Common Chinese legal obstacles regarding outbound investment by individuals

For Chinese individuals making outbound investment, overcoming the obstacles from the aspects of regulatory and foreign exchange control becomes a priority.

As China is now the second largest economy in the world and produces millionaires and billionaires faster than any other country every year, going abroad and investing overseas has become increasingly attractive for Chinese individuals.

While many Chinese high net worth individuals are emigrating from China to other countries such as the US, Canada, the UK, Australia, and Singapore every year, and while the Chinese tourists are now the biggest customer group of luxury goods in Europe, investing overseas by Chinese individuals is still a mission impossible. For example, a Chinese individual cannot remit out cash of more than USD 50,000 a year even for buying a home. In addition to the difficulty in moving money offshore, investing overseas by Chinese individuals requires strict government approval, for which amazingly no clear rules have been issued so far.

Regulatory Approval Requirement

From a legal perspective, investment overseas by Chinese individuals mainly involves two big issues – the regulatory approval requirement and the foreign exchange control restriction.

In 2004, the National Development and Reform Commission (the “NDRC”) issued the “Interim Measures for the Administration of Verification and Approval of Overseas Investment Projects” (the “Measures”). The Measures primarily apply to Chinese enterprises. However, Article 26 of the Measures states that “with regard to the verification and approval of a project carried out by an individual or other organization, these Measures shall apply as the reference”. With that, it seems that the examination and approval procedures for overseas investments by individuals shall be the same as that applicable to Chinese enterprises. However, in practice, this has not been tested so far and we are not aware of any case where a Chinese individual has successfully gone through such approval procedures.

Furthermore, after getting the NDRC approval, an investor needs to get one more round of approval from the Ministry of Commerce (the “MOC”). However, the “Measures for the Administration of Overseas Investment” issued in 2009 by the MOC only set out the specific approval procedures for Chinese enterprises, without any specific references to offshore investments by Chinese individuals. Following the common legal practice in China, no rules usually means not allowed. As a result, the MOC will simply not accept an application for approval for overseas investments by Chinese individuals.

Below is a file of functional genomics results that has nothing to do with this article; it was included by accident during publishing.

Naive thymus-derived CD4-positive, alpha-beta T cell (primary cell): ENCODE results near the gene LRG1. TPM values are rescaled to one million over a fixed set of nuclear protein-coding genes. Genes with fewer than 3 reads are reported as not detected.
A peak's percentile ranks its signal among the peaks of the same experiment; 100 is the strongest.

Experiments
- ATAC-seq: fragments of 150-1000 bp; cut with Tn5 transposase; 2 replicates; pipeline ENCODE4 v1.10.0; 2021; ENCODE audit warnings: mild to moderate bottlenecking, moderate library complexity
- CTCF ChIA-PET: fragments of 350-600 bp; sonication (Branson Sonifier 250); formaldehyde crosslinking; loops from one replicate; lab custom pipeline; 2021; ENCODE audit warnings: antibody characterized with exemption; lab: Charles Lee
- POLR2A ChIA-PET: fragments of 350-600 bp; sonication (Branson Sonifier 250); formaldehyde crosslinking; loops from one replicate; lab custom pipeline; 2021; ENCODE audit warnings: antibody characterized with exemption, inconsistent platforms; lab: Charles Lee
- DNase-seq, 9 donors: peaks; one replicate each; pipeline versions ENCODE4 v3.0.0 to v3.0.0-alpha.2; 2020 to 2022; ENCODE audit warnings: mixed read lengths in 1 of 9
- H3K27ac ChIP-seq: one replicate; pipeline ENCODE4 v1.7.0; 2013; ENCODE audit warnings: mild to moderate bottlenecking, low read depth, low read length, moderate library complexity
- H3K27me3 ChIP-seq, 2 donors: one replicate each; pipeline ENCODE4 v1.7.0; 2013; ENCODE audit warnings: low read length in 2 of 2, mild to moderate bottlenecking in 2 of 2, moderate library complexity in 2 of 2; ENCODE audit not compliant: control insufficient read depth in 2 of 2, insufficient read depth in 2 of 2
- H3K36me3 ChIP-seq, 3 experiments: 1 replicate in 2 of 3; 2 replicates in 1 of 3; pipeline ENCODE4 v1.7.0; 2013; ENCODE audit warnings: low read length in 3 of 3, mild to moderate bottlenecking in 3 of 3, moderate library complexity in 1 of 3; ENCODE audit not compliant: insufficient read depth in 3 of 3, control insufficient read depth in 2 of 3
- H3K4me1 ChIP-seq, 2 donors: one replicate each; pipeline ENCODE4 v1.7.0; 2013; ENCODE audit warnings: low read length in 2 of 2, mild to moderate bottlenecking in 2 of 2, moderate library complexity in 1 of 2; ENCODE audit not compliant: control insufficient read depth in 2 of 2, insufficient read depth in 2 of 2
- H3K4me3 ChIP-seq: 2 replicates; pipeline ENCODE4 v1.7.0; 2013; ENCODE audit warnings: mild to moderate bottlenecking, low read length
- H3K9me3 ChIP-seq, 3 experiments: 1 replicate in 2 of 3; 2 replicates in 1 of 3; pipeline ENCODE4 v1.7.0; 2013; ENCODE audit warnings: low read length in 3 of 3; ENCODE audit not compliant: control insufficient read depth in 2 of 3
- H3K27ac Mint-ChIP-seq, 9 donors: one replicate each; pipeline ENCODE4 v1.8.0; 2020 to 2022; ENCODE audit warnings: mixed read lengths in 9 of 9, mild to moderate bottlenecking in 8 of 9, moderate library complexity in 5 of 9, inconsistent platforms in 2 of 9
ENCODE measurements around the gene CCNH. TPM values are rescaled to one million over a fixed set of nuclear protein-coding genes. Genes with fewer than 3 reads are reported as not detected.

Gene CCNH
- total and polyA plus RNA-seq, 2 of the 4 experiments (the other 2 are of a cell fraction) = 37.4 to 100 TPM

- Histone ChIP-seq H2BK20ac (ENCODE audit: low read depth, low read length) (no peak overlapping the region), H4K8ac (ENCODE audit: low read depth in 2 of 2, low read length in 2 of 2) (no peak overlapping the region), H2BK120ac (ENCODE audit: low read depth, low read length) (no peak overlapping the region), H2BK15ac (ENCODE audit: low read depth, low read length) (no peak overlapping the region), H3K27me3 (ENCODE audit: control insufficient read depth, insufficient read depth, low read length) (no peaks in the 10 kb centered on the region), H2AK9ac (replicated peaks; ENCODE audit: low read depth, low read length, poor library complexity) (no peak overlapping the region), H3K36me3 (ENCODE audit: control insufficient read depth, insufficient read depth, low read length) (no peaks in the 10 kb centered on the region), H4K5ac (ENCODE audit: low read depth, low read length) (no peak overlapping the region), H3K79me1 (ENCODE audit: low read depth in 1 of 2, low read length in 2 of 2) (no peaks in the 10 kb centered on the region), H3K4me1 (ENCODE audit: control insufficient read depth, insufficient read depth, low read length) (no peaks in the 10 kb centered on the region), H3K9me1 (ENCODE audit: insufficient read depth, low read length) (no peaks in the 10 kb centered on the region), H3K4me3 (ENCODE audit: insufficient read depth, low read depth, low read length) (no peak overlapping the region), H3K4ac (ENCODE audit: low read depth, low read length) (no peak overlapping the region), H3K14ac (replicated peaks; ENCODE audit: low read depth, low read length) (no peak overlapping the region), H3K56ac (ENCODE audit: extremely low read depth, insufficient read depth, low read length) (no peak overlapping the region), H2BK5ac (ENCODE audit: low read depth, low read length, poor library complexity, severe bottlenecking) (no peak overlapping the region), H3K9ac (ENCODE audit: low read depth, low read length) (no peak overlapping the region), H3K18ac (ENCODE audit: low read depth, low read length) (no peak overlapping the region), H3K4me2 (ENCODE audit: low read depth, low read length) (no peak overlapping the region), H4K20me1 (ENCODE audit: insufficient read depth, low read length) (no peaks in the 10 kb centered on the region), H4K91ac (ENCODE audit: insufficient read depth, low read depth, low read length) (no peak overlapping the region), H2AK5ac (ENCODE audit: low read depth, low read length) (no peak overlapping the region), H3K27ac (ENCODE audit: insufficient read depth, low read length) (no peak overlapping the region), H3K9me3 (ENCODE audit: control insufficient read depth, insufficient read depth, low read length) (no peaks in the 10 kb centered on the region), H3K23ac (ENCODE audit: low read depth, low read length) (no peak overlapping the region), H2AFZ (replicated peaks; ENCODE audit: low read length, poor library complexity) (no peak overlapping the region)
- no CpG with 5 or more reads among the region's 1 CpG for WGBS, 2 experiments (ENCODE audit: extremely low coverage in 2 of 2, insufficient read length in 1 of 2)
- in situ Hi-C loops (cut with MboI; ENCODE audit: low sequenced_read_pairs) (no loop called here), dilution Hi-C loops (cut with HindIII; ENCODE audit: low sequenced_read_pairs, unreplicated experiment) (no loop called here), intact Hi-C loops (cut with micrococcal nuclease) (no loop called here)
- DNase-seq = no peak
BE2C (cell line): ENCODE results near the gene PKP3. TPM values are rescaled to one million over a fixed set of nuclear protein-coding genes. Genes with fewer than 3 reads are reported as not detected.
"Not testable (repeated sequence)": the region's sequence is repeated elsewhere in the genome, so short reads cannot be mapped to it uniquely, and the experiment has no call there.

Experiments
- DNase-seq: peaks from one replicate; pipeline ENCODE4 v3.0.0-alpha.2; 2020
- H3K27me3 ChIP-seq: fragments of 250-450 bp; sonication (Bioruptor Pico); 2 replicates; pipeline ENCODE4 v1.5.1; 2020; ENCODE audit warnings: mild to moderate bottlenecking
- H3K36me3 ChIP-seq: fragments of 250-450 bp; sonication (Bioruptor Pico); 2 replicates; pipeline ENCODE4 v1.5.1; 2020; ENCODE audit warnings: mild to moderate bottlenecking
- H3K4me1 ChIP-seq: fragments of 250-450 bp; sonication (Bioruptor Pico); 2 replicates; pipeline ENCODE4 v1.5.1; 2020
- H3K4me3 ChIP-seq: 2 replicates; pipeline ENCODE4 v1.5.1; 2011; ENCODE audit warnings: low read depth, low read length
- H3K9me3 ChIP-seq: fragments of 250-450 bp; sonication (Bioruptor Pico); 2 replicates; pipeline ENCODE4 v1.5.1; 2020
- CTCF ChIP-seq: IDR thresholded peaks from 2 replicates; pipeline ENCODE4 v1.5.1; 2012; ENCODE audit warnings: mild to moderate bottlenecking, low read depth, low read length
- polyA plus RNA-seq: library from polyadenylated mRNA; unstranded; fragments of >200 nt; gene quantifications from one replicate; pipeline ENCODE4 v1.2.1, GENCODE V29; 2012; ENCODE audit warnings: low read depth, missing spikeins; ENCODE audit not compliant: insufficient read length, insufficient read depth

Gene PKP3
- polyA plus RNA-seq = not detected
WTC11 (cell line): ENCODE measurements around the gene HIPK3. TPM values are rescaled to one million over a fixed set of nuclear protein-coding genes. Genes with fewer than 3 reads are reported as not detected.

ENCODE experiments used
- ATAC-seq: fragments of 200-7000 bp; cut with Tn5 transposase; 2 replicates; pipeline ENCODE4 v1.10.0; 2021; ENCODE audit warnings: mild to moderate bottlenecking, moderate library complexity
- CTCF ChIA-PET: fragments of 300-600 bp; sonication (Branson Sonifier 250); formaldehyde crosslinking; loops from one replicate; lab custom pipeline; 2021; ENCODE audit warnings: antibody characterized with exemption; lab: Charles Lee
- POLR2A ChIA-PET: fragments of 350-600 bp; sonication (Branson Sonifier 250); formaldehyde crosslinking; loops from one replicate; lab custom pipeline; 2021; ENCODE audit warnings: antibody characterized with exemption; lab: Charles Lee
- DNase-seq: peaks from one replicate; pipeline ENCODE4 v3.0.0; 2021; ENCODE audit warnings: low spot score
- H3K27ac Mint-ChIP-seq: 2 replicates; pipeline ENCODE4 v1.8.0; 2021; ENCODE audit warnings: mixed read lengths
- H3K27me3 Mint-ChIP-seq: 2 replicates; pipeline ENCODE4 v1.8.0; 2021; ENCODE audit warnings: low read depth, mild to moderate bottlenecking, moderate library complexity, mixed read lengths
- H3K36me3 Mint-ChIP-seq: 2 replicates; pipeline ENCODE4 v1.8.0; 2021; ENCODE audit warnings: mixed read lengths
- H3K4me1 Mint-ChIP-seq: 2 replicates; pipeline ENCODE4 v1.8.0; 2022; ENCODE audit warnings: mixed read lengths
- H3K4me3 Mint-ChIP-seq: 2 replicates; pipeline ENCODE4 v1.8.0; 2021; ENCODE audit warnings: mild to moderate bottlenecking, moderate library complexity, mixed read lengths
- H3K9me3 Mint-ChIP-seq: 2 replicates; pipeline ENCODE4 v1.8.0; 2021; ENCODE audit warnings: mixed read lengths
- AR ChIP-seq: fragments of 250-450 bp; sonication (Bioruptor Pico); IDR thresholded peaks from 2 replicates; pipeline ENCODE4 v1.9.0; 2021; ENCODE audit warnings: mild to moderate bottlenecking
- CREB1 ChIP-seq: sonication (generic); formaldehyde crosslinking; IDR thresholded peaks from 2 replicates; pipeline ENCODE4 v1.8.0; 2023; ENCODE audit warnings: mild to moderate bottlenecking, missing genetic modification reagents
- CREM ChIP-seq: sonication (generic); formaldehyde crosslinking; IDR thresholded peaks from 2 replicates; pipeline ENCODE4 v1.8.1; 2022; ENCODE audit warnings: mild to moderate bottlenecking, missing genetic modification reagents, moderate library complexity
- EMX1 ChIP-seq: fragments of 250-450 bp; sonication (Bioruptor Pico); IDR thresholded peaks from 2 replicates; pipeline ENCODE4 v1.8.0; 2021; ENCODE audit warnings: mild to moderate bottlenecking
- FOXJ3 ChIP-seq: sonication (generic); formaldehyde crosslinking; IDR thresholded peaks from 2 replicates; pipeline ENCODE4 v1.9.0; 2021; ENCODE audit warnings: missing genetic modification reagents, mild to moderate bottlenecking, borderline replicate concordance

Foreign Exchange Control

The foreign currency used for overseas investments by Chinese individuals is deemed as for capital use, which is currently under strict control. Although the existing foreign exchange control rules seem to allow that overall, there are no operating rules setting out whether and how individuals can apply to the relevant authorities for remitting out cash of more than USD 50,000 every year. In practice, the foreign exchange authorities will simply use this as a reason for turning down such a request. The annual quota of USD 50,000 is stipulated in the “Administrative Measures for Personal Foreign Exchange”. As such, Chinese individuals often find it impossible to obtain the foreign exchange approval for overseas investments.

How to Get around Those Obstacles

Among many creative ways for getting around the legal obstacles mentioned above, the more straightforward way is for a Chinese individual to use a Chinese company as the investment vehicle. This is allowed although various government approval and registration procedures have to be followed. This structure may have a tradeoff from a Chinese tax perspective though, because it adds one more layer of Chinese tax. For example, if an individual directly invests in a HK company and sells the HK company later on, the capital gains will be subject to a 20% Chinese individual income tax. If the individual invests in HK company through a Chinese company, the same capital gains will be first taxed at 25% at the Chinese company level and further taxed at 20% at the individual shareholder level (i.e. at an effective tax rate of 40%).

Another way is for a Chinese individual to form an offshore company in one of the traditional offshore financial centers such as the BVI, the Cayman Island and HK and use transfer pricing techniques to move cash from China to that offshore company. For example, the individual may arrange for a Chinese company he or she owns to export products to a HK related company at a relatively low price, which will then sell such products to a third party at a high price. This obviously creates a tax issue as transfer pricing between two related parties is always subject to scrutiny. However, many Chinese individuals tend to ignore such a risk.

A third way is to use a bank product that is called “security onshore and lending offshore” to get a loan overseas. A simple description of that product is that a Chinese individual will arrange for a Chinese company that he or she owns to place a security with a bank in China, which will then instruct an overseas branch to grant a loan to an overseas related party of the Chinese company. Technically speaking, the Chinese company must own the overseas company. In practice, this requirement is not always followed by banks.

Other than those ways of moving cash offshore, which are technically legal, there are other alternatives. But most of those alternatives are within the grey area and some even directly violate the Chinese foreign exchange rules. One example is to move cash offshore by using an underground fund remittance agency.